Commonplace Links #4

I found powerful this episode of OnBeing with David Whyte. Maria Popova helpfully points to some good parts of the conversation here.

One part that Popova doesn't touch on is Whyte's thoughts on the power of questions. Whyte reflects:

The ability to ask beautiful questions, often in very unbeautiful moments, is one of the great disciplines of a human life. And a beautiful question starts to shape your identity as much by asking it as it does by having it answered. And you don’t have to do anything about it, you just have to keep asking, and before you know it, you will find yourself actually shaping a different life, meeting different people, finding conversations that are leading you in those directions that you wouldn’t even have seen before.

I love this idea. Asking better questions is an underrated path towards transformation of both ourselves and others.

Relatedly, Jedidiah Jenkins writes about how another way we can shape others: highlighting what's best in them. Jenkins:

Saying what someone 'is’ is like witchcraft. For this reason, I tell people what is lovely, so that it becomes more of them.

Another way to put it: we are what others pay attention to. There's beauty in this idea of becoming through call and response, though we shouldn't forget James Baldwin's powerful admonition: "You've got to tell the world how to treat you. If the world tells you how you are going to be treated, you are in trouble."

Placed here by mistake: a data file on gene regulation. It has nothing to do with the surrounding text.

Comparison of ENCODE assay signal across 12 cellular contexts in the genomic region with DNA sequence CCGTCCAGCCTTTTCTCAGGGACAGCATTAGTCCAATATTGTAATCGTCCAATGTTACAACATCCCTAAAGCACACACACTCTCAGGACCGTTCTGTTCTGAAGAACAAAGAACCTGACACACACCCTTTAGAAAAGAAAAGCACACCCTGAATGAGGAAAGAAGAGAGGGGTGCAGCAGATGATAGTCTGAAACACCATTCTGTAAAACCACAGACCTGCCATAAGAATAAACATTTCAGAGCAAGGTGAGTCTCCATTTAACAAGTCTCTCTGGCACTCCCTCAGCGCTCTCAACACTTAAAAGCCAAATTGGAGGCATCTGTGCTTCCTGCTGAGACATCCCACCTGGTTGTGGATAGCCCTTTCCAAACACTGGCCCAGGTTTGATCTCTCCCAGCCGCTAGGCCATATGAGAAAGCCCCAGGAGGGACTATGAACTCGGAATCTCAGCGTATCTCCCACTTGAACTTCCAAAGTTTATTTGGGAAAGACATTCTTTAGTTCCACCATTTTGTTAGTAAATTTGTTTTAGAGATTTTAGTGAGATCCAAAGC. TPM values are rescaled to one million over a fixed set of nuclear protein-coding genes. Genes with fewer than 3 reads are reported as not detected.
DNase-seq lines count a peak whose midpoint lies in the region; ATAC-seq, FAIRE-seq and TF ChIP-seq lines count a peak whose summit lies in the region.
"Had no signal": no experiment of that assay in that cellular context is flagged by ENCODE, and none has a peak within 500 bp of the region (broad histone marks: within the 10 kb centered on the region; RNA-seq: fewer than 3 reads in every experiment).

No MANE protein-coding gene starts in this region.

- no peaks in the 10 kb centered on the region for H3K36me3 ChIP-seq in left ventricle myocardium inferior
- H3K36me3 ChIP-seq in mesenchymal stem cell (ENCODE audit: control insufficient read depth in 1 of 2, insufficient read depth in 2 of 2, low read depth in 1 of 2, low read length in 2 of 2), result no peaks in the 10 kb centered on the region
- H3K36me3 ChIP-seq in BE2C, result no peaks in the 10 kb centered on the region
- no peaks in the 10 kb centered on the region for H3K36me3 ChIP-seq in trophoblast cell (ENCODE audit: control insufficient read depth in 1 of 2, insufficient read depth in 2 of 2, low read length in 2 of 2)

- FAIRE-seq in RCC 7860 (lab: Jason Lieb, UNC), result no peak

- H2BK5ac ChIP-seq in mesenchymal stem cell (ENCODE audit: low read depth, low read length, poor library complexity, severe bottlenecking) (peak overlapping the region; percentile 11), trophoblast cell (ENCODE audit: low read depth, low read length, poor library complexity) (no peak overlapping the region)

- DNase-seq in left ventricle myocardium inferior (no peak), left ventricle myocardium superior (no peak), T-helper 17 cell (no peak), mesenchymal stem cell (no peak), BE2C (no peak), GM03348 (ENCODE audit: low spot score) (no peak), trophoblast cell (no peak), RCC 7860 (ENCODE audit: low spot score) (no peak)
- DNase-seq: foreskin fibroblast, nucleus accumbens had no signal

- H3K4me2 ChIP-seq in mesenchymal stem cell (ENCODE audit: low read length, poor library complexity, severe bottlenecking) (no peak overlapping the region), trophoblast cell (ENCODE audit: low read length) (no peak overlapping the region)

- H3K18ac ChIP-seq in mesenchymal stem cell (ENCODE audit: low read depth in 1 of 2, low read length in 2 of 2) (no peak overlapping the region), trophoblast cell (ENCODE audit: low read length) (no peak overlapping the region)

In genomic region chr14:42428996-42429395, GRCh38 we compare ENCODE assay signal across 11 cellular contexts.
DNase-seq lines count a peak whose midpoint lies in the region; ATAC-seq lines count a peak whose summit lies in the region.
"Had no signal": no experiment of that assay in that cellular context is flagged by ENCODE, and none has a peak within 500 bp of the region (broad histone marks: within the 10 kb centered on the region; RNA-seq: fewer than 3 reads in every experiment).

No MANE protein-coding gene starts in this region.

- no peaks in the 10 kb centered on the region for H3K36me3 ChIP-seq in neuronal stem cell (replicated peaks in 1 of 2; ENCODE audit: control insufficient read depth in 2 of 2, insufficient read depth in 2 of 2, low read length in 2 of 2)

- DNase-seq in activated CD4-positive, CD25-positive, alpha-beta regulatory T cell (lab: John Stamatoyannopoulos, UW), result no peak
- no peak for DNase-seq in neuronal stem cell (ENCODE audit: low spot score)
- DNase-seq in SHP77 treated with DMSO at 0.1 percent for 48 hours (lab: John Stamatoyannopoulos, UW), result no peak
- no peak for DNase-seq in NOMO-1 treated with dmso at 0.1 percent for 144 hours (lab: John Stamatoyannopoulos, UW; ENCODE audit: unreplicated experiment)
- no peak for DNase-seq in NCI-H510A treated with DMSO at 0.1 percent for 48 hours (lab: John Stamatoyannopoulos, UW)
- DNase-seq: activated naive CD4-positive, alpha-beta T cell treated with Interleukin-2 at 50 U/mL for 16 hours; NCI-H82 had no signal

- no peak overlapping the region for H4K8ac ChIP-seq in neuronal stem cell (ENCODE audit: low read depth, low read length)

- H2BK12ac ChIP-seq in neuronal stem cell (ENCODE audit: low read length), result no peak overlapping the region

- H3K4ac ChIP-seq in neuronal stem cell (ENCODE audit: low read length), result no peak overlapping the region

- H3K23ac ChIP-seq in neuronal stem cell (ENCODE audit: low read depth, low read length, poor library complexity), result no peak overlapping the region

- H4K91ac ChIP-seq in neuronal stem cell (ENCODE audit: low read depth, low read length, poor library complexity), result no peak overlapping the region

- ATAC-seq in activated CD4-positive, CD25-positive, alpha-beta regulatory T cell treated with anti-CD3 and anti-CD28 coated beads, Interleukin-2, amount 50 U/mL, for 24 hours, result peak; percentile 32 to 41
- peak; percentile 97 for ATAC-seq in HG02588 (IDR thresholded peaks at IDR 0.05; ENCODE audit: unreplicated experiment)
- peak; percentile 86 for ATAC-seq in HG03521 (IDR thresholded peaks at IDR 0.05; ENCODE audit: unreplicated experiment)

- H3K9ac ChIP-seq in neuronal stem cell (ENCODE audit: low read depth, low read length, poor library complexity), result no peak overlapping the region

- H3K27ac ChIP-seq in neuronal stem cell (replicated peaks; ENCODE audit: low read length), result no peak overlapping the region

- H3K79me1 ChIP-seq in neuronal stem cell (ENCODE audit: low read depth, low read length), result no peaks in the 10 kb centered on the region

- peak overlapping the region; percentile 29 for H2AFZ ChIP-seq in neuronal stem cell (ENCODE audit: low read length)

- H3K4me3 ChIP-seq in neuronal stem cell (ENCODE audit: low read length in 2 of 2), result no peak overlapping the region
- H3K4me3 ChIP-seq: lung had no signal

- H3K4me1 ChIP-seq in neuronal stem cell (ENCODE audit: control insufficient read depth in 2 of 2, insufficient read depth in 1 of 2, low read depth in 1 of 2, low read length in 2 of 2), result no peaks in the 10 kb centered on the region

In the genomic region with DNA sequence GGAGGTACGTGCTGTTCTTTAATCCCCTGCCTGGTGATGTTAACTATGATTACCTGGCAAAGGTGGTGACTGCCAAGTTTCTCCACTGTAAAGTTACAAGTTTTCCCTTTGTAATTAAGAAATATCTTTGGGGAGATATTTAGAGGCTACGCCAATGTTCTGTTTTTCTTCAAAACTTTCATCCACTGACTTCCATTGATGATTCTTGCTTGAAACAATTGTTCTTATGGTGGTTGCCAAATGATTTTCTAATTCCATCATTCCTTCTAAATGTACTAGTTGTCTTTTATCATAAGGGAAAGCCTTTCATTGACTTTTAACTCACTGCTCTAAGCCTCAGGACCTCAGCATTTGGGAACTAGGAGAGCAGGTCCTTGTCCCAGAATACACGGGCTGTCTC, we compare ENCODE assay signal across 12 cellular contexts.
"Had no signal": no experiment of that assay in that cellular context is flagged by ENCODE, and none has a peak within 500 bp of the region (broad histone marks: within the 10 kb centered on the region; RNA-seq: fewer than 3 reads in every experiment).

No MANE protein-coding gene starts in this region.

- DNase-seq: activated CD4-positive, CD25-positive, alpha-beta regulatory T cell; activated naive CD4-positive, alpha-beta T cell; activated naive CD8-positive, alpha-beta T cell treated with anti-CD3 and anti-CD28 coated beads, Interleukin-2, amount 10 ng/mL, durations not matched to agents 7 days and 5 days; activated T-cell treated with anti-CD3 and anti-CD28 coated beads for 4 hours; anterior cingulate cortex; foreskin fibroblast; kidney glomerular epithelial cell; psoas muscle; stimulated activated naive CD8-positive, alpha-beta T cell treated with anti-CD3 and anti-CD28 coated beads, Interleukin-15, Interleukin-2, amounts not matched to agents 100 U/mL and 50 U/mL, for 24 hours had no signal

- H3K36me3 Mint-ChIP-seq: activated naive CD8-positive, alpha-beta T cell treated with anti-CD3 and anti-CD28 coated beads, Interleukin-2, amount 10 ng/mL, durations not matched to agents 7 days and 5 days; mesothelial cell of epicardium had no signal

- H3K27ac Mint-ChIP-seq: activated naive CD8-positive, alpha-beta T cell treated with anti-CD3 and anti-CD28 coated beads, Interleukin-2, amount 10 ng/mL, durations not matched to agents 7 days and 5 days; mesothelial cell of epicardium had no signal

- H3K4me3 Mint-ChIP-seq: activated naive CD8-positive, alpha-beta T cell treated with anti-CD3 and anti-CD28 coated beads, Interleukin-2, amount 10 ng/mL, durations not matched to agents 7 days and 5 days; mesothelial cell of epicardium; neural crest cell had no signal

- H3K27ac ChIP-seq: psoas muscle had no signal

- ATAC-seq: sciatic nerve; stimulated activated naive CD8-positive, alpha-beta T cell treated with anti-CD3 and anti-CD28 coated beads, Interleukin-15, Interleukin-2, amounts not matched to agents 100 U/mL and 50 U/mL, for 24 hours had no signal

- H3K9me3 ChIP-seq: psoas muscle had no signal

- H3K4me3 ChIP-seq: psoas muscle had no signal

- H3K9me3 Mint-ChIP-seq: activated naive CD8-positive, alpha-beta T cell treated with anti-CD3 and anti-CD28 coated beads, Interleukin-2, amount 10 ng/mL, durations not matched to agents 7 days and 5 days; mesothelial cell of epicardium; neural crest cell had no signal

Whyte's poem "Sweet Darkness," which he reads during the episode, offers a little help in the difficult process of choosing how to engage with the world. Its closing lines:

anything or anyone
that does not bring you alive
is too small for you

Anything or anyone that does not bring you alive is too small for you. What an incredible way of sifting through yes's and no's in life.

Finally, Freddie de Boer on reading:

My recommendation to anyone, but particularly to anyone who wants to restart their habit of regular reading of book-length work, is a project book.


A project book is one that you want to take a long time with, often one that necessitates taking a long time with. And though so many of your instincts are going to militate against it, you should stretch out into that time. Get comfortable. Think of your project book as a long-term sublease, a place that you know you won’t live in forever but one that you also know has to come to feel like home. You want to take months, reading little chunks at a time. It might offend your bookworm nature, but I find it’s useful to make a regular appointment– for this hour, twice a week, I will read this book and ancillary materials about it. Think of it like appointment television, if that suits you. Learn to enjoy the feeling of not being in complete control over what you mentally consume all the time, a feeling that has become rarer and rarer.

I've been thinking a lot about reading and its importance to the both the mind and soul. I'm actively rebuilding my identity as a reader, which directly feeds my identity as a writer. A project book is a fantastic way of training that skill. I have a few ideas for one (perhaps Plato's Republic or DFW's Infinite Jest), though I think I will take one up this summer.

Background to this experiment in link-sharing here.